China’s global footprint has expanded exponentially in recent years, becoming a source of investment for countries around the world. But notably, many nations have struggled to grapple with the accompanying implications and political risks.
The Pandora Papers reveal that the United States has much work to do to stop being a haven for the ill-gotten gains of political elites from around the world, but there are steps the Biden administration and Congress can take to reverse this trend.
Beijing is pursuing alternative cross-border payments channels built upon central bank digital currencies as a way to erode the dominance of existing arrangements that rely heavily on the U.S. dollar and U.S.-regulated entities.
COP26 provides a forum for deliberating about climate adaptation, but such global meetings must also account for the needs of developing nations. A narrow climate agenda will only perpetuate divisions between postindustrial and developing countries.
Advancing inclusive and equitable energy transitions is one of this century’s most vital global challenges, and one in which development finance will play a crucial role. References to justice and equity are widespread in international climate policy, and are increasingly being used by development organizations to guide their own work, including support for energy transitions.
Dramatic international developments that affect us all are becoming more frequent. Some touch us directly and others reverberate around us. But the daily news leaves us with the feeling that we are in a time of great change.
The impact of Evergrande has caused financial distress to spread faster and more forcefully than Beijing’s financial regulators expected, putting pressure on them to move quickly to stop the contagion. But they cannot rescue Evergrande’s creditors without also undermining their fight against bad debt.
Rozlyn C. Engel is a nonresident scholar in the American Statecraft Program at the Carnegie Endowment for International Peace, where she focuses on global macroeconomic risks, U.S. economic policy (foreign and domestic), and questions facing the economic intelligence community.
Adebahr is a nonresident fellow at Carnegie Europe. His research focuses on foreign and security policy, in particular regarding Iran and the Persian Gulf, on European and transatlantic affairs, and on citizens’ engagement.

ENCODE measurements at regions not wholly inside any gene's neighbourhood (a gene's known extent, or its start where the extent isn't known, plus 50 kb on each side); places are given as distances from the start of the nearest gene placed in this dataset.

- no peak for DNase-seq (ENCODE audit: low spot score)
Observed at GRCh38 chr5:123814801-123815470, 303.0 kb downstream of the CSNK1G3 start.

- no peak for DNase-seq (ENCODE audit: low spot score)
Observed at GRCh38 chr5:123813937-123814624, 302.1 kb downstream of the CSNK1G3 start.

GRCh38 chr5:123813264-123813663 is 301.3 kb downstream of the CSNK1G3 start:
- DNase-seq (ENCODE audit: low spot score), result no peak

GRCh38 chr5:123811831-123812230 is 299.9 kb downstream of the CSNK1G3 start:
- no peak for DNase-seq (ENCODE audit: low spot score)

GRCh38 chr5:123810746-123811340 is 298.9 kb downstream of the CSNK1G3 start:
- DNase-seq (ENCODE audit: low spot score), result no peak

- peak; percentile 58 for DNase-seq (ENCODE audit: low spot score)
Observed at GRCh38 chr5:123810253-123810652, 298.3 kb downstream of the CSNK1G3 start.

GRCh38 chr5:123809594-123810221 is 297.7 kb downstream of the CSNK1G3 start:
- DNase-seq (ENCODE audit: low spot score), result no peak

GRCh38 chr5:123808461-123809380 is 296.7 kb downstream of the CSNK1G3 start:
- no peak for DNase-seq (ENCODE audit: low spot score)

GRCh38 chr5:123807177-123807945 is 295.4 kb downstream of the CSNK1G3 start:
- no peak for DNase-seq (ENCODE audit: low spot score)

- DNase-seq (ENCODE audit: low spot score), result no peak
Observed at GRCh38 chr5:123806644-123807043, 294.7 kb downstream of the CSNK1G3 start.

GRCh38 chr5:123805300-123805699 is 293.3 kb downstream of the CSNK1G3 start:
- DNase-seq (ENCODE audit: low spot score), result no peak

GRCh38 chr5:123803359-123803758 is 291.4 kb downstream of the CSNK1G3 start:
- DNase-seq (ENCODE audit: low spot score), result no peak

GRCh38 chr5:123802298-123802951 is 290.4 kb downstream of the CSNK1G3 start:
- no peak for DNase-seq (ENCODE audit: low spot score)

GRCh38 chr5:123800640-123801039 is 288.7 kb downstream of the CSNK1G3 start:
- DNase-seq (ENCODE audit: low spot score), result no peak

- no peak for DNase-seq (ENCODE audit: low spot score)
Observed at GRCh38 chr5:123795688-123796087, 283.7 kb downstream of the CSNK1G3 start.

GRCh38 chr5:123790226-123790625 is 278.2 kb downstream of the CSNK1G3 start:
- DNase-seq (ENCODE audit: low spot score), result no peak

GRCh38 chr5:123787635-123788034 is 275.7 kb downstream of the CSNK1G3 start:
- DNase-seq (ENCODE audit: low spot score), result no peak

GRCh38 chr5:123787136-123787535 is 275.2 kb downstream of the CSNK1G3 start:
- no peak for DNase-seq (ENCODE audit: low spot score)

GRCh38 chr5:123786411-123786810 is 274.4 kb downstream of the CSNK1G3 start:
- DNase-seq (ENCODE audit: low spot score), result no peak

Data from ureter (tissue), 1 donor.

Harvey V. Fineberg Chair for Democracy Studies Interim President
Thomas Carothers is interim president of the Carnegie Endowment for International Peace. He is a leading authority on international support for democracy, human rights, governance, the rule of law, and civil society.
Evan A. Feigenbaum is vice president for studies at the Carnegie Endowment for International Peace, where he oversees research in Washington, Beijing, and New Delhi on a dynamic region encompassing both East Asia and South Asia.
Maurice R. Greenberg Director’s Chair Carnegie–Tsinghua Center for Global Policy
Paul Haenle holds the Maurice R. Greenberg Director’s Chair at the Carnegie–Tsinghua Center based at Tsinghua University in Beijing, China. Haenle served as the director for China, Taiwan, and Mongolia Affairs on the National Security Council staffs of former presidents George W. Bush and Barack Obama prior to joining Carnegie.
Nonresident Scholar Malcolm H. Kerr Carnegie Middle East Center
Kheder Khaddour is a nonresident scholar at the Malcolm H. Kerr Carnegie Middle East Center in Beirut. His research centers on civil military relations and local identities in the Levant, with a focus on Syria.
Deputy Director Carnegie–Tsinghua Center for Global Policy
Tang Xiaoyang is a resident scholar and the deputy director of the Carnegie–Tsinghua Center for Global Policy and the vice chair and a professor in the Department of International Relations at Tsinghua University. His research interests include political philosophy, global modernization processes, and China’s engagement with developing countries.
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